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Globalization Impacts

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Introduction

Economic Practice Essay - Globalization "Analyze the impact of globalization on economic growth, quality of life, and external stability of global economies" Globalization is an important characteristic within the contemporary economic environment. The term globalization refers to the integration of local and international economies into a globally unified political economic and cultural order, and is not a singular phenomenon, but a term to describe the forces that transform an economy into one characterized by the embracement of the freer movement of trade, investment, labor and capital. The drive for globalization has resulted in greater economic growth globally, through the opening up of barriers to international trade, yet this increase in world output is often associated with detrimental effects in relation to the stability of a national economy, being susceptible to the ups and downs of the international business cycle and also both positive and negative effects on the standards of living or quality of life with in a nation. The main evidence to suggest the globalization within a nation has been the growth in global markets, changes in global consumption patterns, the establishment of intergovernmental agreements as well as the rise of transnational corporations. Globalization has been essentially driven by the breaking down of economic barriers between nations over recent decades that have resulted in greater worldwide economic growth. ...read more.

Middle

However, the standard of living, or quality of life Is not simply a measure of the level of economic growth or change in real GDP, but it is a measure that takes into account the literary levels, education, health care, technological change and mortality rates. An example of a quality of life indicator is the Human Development Index (HDI) which measures changes in those factors as a result of globalization. Over the last few decades, the HDI of the world's richest countries have increased as a result of globalization, where growth and development has been attributed to these economies through willingness to embrace market liberalization. However, the HDI of the poorer nations have grown at a slower rate to the richer nation's which, as some economists put it, shows that globalization is another word for the continual plundering of the poorer and weaker nations by the rich and powerful economies. It has been strongly argued that the benefits of competition go only to those who can compete, and poor countries have to negotiate on unequal terms. In addition, the forces of globalization take no account for social injustices, with Asian sweat shops being a prime example. ...read more.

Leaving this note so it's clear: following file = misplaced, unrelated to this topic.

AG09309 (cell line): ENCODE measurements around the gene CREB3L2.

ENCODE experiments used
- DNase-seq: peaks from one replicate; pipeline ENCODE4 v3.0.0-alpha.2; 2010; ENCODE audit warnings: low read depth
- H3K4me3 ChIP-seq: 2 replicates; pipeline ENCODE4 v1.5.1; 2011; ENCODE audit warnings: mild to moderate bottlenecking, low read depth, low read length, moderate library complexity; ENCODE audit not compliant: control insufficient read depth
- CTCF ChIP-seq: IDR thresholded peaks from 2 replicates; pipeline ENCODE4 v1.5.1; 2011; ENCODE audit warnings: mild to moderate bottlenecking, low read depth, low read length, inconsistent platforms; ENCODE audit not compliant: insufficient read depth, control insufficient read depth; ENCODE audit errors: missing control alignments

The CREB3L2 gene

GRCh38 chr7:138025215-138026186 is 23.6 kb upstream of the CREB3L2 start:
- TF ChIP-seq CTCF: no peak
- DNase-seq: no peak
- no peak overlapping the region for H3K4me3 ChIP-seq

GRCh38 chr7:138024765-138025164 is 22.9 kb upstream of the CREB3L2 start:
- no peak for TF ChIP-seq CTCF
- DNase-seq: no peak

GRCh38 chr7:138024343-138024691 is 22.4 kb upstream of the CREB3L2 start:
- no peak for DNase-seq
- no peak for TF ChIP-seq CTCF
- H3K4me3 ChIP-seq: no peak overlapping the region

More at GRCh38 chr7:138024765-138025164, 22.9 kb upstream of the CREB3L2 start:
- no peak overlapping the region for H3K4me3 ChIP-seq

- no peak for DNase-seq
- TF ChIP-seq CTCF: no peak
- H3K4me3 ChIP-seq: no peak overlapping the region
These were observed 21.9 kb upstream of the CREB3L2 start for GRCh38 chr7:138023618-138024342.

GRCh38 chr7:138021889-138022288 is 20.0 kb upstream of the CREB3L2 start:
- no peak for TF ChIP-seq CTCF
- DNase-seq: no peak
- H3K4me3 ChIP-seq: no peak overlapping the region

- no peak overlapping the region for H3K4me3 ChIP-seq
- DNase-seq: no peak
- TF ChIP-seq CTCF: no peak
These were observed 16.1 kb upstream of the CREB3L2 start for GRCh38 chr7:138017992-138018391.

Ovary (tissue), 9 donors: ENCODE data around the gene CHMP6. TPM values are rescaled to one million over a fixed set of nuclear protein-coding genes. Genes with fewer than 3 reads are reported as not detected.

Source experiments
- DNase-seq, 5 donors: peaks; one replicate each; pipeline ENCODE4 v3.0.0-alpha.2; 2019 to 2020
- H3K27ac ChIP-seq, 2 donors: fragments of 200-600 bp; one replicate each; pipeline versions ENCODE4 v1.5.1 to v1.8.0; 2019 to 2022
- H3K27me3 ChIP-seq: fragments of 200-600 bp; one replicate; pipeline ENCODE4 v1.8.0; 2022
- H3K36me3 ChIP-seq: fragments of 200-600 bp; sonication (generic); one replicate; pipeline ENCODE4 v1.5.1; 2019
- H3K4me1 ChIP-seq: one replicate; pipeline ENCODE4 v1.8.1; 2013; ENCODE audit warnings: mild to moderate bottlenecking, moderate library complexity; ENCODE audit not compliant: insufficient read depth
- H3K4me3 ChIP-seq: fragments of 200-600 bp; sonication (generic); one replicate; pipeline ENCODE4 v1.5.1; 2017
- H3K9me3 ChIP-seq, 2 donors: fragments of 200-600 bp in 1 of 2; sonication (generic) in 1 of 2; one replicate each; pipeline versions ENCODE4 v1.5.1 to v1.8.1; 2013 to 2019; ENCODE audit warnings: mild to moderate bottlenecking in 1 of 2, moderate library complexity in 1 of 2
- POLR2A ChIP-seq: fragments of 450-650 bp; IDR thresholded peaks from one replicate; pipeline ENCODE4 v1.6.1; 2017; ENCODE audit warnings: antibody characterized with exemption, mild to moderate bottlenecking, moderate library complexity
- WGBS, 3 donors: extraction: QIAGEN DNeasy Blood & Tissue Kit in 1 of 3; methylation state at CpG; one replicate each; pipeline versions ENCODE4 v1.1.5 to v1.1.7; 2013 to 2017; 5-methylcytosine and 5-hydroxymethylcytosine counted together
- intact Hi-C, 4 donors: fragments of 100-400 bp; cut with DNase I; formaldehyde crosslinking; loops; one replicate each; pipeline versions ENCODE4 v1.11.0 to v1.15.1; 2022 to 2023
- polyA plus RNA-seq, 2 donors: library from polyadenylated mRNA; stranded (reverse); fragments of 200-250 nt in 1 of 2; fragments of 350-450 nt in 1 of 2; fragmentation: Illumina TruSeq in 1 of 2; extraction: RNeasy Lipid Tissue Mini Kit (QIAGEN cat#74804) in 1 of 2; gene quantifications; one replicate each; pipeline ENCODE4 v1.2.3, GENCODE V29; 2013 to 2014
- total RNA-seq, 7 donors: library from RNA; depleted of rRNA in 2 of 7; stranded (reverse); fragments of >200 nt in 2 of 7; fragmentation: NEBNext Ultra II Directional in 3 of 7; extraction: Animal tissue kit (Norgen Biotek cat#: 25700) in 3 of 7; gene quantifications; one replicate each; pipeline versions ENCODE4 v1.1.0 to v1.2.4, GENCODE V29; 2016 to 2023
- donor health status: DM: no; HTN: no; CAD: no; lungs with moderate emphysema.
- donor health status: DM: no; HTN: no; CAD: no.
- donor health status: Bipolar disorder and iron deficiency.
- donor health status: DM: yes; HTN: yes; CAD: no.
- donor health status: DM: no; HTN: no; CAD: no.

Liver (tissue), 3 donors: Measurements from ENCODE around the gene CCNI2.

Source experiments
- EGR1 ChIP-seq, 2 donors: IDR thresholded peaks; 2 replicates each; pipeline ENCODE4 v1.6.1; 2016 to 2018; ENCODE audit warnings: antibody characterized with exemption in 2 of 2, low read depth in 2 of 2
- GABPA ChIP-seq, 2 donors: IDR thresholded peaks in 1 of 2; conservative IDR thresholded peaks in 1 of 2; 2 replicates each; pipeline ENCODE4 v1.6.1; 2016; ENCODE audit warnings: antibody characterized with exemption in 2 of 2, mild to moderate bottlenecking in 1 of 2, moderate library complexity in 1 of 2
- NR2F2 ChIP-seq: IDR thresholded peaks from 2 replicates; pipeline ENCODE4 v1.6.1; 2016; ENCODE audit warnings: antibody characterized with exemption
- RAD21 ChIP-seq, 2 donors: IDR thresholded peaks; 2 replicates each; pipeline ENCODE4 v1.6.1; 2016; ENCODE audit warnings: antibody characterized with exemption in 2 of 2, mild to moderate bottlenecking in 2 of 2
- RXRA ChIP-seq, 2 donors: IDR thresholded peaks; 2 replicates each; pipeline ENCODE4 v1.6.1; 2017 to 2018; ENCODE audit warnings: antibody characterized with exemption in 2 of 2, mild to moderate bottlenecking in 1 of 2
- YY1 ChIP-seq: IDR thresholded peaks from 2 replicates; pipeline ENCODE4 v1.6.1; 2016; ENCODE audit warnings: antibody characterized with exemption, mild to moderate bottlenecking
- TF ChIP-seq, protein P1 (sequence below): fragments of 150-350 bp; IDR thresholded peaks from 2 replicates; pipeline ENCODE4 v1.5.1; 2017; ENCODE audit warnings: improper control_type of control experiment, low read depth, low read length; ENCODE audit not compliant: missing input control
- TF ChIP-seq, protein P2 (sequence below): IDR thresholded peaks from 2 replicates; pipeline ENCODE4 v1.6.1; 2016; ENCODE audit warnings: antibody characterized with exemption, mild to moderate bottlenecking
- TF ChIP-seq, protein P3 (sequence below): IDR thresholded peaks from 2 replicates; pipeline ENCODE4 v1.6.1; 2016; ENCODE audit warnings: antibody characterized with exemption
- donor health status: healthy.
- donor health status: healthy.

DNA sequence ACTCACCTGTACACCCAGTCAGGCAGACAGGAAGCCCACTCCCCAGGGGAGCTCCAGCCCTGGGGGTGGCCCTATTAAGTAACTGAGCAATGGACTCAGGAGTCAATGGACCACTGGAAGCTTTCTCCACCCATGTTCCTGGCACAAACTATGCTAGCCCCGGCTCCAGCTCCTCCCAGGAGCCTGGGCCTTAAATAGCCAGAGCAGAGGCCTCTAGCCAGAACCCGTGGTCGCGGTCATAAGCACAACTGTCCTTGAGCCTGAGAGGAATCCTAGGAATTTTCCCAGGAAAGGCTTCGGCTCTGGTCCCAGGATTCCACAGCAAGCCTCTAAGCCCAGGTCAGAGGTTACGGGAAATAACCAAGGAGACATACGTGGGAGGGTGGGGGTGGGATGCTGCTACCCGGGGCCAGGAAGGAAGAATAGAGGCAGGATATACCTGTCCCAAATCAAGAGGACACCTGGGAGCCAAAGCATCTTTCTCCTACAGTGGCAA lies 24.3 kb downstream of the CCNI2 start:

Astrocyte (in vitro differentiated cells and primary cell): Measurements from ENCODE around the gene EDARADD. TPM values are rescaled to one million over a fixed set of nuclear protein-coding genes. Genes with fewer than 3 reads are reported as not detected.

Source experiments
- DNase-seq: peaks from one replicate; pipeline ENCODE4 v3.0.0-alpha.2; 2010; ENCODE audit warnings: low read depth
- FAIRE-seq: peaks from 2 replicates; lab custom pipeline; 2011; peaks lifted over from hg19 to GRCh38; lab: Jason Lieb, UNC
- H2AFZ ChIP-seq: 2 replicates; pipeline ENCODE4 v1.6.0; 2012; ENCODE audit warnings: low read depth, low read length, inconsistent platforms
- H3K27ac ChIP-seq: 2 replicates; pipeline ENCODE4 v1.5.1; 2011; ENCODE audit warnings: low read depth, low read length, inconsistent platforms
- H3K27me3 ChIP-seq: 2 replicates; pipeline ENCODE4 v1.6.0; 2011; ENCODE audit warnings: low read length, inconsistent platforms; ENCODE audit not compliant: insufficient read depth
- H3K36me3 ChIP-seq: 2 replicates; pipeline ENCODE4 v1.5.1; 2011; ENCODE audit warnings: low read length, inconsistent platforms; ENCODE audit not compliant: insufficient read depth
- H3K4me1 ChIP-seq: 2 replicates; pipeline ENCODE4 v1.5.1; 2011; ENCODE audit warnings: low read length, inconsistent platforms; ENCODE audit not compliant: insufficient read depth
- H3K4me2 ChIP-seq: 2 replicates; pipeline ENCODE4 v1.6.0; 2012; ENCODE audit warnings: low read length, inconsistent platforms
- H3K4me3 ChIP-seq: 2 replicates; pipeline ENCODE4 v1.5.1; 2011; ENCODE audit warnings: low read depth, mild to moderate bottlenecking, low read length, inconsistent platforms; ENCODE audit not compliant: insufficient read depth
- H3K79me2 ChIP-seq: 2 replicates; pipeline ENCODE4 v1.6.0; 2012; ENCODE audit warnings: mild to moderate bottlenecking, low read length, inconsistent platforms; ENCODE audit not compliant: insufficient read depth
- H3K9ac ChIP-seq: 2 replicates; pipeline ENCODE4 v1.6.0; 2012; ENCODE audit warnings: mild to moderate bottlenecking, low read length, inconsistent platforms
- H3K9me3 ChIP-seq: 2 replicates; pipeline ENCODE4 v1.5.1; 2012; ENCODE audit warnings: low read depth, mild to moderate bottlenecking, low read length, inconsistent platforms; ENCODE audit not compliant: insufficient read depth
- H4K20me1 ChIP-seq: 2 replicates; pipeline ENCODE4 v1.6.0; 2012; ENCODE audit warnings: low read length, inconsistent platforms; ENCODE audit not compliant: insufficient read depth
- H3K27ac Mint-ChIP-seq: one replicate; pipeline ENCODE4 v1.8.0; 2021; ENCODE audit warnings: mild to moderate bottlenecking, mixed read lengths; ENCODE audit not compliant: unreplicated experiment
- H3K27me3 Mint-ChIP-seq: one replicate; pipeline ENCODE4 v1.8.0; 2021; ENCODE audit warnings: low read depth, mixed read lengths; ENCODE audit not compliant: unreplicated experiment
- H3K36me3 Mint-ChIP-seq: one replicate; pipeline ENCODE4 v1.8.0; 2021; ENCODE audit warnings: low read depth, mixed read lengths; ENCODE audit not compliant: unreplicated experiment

Conclusion

While globalization has resulted in aggregate increases in trade, output and investment growth over the past few decades, it is clear that the benefits from this growth have been distributed unequally between different economies. While developing nations are now focusing on manufacturing productions, high income economies are establishing new production patterns and many poor nations are not adapting significantly. Consequently, this has resulted in lagging economic growth rates with in less developed countries, while nations such as the fast growing "Tiger" economies have experienced phenomenal growth rates of close to 9%. The income divide globally, as a result would tend to widen, as richer nations become richer at a faster rate than poor nations. However, a limiting factor towards continuing accelerated growth with in high income nations continues to be the maintenance of an economy's external stability, in particular preventing the blow outs of net foreign debt and equity over the business cycle, which might affect the international confidence in the management of the particular economy. There for globalization on the whole has come as a benefit throughout the world, yet these benefits are still heavily weighed towards the already rich nations, while the developing economies struggle to maintain growth on par with the higher income nations, resulting in the evident contrast in quality of life between there "classes" of nations in the global economy. ...read more.

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